Bernake BS Home lenders told: Cut back

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    Home lenders told: Cut back

    Mortgages | Bernanke calls for reduced loan amounts, aid to borrowers

    March 5, 2008
    BY FRANCINE KNOWLES [email protected]

    Local and state officials who've called on lenders to do more to help homeowners facing foreclosure, were joined in that stance Tuesday by Federal Reserve Chairman Ben Bernanke, who urged lenders to reduce the amount of the loans to help struggling owners.

    ''This situation calls for a vigorous response,'' Bernanke said in a speech to a banking group meeting in Orlando, Fla.Even with some relief efforts under way by industry and government, foreclosures and late payments on home mortgages are likely to continue to rise, Bernanke warned. Longer-term permanent solutions may work better than shorter-term and temporary ones, where the distressed homeowner could find himself in trouble again, he said.

    Attorney General Lisa Madigan, who has blamed unscrupulous lenders for the crisis, welcomed Bernanke's recommendation.

    "That would help a lot of people," she said, adding, "We want to see solutions that are sustainable either reducing the amount of the loan or fixing a rate that's affordable."

    Bernanke acknowledged his idea might be a tough sell to lenders, whom he said, are reluctant to write down principal. ''They say that if they were to write down the principal and house prices were to fall further, they could feel pressured to write down principal again,'' he said.

    But Mesirow Financial Chief Economist Diane Swonk says both lenders and borrowers would benefit from such action. She stressed it should be targeted at struggling home owners living in their homes, not speculators.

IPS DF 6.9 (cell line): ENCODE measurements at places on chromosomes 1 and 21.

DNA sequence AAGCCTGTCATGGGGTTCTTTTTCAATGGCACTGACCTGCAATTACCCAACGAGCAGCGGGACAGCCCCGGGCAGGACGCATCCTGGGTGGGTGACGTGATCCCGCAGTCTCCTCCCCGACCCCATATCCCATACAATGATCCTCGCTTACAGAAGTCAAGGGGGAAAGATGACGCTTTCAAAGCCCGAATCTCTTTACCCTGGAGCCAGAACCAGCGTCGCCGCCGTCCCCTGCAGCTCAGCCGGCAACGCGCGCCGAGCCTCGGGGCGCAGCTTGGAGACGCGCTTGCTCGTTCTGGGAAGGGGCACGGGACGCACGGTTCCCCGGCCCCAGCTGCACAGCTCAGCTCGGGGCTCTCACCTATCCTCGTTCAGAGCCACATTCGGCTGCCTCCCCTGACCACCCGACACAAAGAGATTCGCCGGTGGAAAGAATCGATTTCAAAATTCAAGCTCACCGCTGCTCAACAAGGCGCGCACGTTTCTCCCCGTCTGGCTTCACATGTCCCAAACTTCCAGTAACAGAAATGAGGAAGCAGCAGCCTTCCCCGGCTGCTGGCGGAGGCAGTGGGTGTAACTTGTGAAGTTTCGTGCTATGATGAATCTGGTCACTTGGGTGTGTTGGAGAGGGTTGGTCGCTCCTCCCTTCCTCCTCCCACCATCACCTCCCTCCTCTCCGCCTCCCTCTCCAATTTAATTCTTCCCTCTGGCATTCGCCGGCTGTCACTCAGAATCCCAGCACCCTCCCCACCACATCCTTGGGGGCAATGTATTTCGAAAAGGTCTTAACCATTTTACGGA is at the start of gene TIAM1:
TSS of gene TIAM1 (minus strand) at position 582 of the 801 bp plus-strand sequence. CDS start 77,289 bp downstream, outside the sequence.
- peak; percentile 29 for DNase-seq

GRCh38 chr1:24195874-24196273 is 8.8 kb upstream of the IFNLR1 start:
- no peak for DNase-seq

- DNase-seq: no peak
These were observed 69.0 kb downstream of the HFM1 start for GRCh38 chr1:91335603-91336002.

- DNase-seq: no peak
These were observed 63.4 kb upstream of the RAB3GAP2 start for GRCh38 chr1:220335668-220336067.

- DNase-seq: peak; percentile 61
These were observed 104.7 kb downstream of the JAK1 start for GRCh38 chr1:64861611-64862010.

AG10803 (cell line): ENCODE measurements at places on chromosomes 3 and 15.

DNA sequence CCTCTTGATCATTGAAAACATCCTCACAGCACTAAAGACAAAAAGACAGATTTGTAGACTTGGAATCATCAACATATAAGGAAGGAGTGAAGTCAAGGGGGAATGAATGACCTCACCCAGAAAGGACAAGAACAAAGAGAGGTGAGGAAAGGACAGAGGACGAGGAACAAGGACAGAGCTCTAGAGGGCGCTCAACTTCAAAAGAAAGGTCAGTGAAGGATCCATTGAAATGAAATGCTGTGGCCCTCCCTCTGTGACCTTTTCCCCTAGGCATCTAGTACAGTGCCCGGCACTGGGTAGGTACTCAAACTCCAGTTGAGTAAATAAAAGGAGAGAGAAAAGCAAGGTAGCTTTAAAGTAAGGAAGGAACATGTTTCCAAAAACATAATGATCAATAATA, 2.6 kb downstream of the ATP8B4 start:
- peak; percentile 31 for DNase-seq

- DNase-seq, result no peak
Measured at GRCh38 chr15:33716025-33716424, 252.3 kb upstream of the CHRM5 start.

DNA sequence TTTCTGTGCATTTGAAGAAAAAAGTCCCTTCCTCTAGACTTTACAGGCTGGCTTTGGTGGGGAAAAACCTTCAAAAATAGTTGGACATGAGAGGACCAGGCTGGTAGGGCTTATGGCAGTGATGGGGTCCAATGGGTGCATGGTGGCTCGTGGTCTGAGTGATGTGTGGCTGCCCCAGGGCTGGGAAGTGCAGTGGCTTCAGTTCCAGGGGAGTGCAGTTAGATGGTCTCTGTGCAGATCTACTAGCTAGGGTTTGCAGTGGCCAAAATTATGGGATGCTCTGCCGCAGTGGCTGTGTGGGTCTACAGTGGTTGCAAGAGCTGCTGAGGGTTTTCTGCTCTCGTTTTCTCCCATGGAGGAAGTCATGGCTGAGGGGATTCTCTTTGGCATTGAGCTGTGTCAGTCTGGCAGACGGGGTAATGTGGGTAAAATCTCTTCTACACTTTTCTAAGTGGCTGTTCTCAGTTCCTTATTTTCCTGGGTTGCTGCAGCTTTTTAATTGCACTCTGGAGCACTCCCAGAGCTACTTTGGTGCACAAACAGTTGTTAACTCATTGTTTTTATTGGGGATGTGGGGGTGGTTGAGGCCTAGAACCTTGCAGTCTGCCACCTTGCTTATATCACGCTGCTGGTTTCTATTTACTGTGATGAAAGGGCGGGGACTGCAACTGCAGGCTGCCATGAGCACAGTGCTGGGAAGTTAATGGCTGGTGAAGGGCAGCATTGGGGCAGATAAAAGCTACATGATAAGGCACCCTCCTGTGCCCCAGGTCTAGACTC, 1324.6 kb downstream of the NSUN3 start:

"At this point in time lenders are losing on foreclosures really dramatically," she said. "It's a loss for both lenders and borrowers alike. So if they (lenders) were willing to reduce the principal . . . for legitimate homeowners, homeowners would stay in their homes. . . . That would reduce the cost and write off to lenders . . . limiting collateral damage from the subprime fallout. It would be a win win to both lenders and borrowers."

    But JP Morgan Chase, which said it has worked with customers to modify more than $675 million of subprime adjustable-rate mortgages and is in the process of modifying or refinancing an additional $3 billion of subprime ARMs, contends it doesn't have the flexibility to unilaterally reduce loan amounts.

    The bank did not originate the bulk of the mortgage loans in its portfolio, spokesman Tom Kelly said.

    "We're a large servicer of loans. We're servicing loans for investors," he said. "Reducing the loan amount, that requires investor input."

    Investors have to decide if they are financially better of owning the house or working out some modification to keep people in their homes, he said.

    Bernanke said banks were taking action, but the results are inadequate.

    "Although lenders and servicers have scaled up their efforts and adopted a wider variety of loss-mitigation techniques, more can, and should, be done,'' nationally, Bernanke said Tuesday. ''Principal reductions that restore some equity for the homeowner may be a relatively more effective means of avoiding delinquency and foreclosure."

    Chicago's Department of Housing launched a program in October targeting people at risk of losing their homes. Nearly 1,200 people have attended, said Molly Sullivan, spokeswoman for the city's Department of Housing. It appears roughly half of the people who've attended the sessions have been helped to stay in their homes, she said. But that means half are likely still at risk of losing them.

    Contributing: Associated Press

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